Remington Accused of 'Greed' as $73M Sandy Hook Settlement Announced

Families of nine victims killed in the Sandy Hook school shooting announced Tuesday that they reached a $73 million settlement with gunmaker Remington Arms and its insurers, but their lawyer had harsh words for the company, accusing it of greedy practices.

Twenty first-graders and six educators were killed at the elementary school in Newtown, Connecticut, on December 14, 2012. The settlement comes after the families filed a wrongful-death lawsuit over seven years ago against Remington, the now bankrupt maker of the Bushmaster AR-15-style rifle the gunman used. The settlement marks the first time that an arms maker has been held legally accountable for a mass shooting, according to ABC News.

During a Tuesday press conference, an attorney for the families, Joshua Koskoff, detailed why their lawsuit against Remington was important, as well as the two driving factors in the case. "When we first looked into the case, we thought that it was really about the gun, and the gun has a big role here, but there was a chilling part that we learned that was comparable to this, and that was about greed," he said.

Koskoff added, "It was about greed. I thought the case was really about the gun, but it is just as much about greed."

The families of the victims released statements about the settlement. Nicole Hockley, whose 6-year-old son, Dylan, died in the shooting, said that his life was taken because of greed.

"My beautiful butterfly, Dylan, is gone because Remington prioritized its profit over my son's safety," she wrote. "Marketing weapons of war directly to young people known to have a strong fascination with firearms is reckless and, as too many families know, deadly conduct. Using marketing to convey that a person is more powerful or more masculine by using a particular type or brand of firearm is deeply irresponsible."

She went on to say that "my hope is that by facing and finally being penalized for the impact of their work, gun companies, along with the insurance and banking industries that enable them, will be forced to make their business practices safer than they have ever been."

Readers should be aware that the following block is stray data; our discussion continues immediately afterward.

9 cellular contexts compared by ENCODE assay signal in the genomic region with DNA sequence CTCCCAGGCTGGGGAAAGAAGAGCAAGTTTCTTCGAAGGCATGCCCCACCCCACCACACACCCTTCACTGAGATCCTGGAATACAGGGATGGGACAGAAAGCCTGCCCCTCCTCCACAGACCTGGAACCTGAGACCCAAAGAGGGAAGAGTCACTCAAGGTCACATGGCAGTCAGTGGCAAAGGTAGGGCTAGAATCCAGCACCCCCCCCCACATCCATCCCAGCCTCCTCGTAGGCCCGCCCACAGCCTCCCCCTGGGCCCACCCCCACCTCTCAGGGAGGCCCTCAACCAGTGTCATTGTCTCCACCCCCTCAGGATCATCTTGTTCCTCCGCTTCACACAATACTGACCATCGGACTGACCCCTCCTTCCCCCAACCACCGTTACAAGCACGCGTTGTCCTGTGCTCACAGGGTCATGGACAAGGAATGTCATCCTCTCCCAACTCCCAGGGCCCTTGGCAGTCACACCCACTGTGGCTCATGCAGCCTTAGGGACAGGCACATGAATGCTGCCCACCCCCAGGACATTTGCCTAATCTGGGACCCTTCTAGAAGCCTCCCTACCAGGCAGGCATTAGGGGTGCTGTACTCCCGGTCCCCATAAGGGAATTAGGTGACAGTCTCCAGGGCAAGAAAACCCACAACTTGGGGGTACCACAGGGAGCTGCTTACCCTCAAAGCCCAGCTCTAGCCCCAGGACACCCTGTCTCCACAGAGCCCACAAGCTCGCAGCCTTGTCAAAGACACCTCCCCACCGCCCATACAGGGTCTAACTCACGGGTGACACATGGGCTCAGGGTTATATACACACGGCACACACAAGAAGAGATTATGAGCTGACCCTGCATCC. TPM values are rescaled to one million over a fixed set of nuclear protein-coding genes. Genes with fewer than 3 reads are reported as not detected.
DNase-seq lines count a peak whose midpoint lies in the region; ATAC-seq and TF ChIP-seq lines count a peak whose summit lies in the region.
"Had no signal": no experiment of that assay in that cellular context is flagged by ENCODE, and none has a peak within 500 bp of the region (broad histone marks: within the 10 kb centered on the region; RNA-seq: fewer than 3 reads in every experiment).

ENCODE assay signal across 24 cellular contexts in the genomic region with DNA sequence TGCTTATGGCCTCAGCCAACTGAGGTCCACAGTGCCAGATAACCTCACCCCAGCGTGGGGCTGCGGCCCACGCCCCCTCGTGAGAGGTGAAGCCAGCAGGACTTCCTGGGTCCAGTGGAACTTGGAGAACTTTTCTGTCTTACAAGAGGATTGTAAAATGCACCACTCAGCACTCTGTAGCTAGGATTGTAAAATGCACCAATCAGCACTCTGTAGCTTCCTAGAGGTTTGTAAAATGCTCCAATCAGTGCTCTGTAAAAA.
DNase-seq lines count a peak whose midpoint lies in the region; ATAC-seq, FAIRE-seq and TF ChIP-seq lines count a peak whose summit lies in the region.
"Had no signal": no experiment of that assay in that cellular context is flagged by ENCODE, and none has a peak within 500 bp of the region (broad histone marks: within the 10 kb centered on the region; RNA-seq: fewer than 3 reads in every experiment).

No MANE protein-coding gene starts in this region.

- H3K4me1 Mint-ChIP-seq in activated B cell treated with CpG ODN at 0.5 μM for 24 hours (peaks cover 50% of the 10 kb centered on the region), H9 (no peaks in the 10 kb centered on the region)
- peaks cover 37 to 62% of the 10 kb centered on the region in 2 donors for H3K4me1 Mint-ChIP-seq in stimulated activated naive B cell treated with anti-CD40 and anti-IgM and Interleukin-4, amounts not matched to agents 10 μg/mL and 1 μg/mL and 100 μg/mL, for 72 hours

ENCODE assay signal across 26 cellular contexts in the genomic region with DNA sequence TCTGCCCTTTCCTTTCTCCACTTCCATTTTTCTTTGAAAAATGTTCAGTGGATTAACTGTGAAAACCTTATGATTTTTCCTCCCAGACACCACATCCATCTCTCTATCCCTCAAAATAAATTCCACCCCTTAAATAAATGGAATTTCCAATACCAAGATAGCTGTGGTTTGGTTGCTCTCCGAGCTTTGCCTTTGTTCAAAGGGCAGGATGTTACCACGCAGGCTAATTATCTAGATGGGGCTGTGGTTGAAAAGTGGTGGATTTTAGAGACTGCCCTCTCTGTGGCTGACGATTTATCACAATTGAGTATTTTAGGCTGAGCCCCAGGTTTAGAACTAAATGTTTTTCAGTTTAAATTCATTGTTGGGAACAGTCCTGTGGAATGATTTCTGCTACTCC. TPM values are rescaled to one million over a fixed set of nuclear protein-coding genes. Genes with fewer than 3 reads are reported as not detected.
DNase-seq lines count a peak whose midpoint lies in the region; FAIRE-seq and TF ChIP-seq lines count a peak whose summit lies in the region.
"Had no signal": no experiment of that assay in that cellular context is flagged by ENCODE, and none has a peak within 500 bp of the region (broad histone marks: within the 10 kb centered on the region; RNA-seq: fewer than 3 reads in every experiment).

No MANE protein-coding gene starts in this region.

Veronique de la Rosa and Lenny Pozner, the parents of a 6-year-old named Noah who also died at Sandy Hook, released a similar statement following the settlement news.

"Every day is a realization that he should be there, and he is not. What is lost remains lost," Noah's parents said. "However, the resolution does provide a measure of accountability in an industry that has thus far operated with impunity. For this, we are grateful."

One of the lawyers representing the Sandy Hook families, Christopher Boehning, said in a statement, "We are thrilled that the Sandy Hook families finally had their day in court. After all they have endured, this settlement sends a strong warning signal to other gun manufacturers regarding their role in these unthinkable tragedies."

Newsweek reached out to lawyers representing Remington for comment but did not hear back before publication.

Update 02/15/2022,12:36 p.m. EST: This story has been updated with background and quotes from victims' families.

Sandy Hook Memorial
A $73 million settlement has been reached between families of victims in the 2012 Sandy Hook shooting and gun manufacturer maker Remington. Above, a resident places flowers near the elementary school in Newtown, Connecticut, on December 15, 2012. Photo by Robert Nickelsberg/Getty Images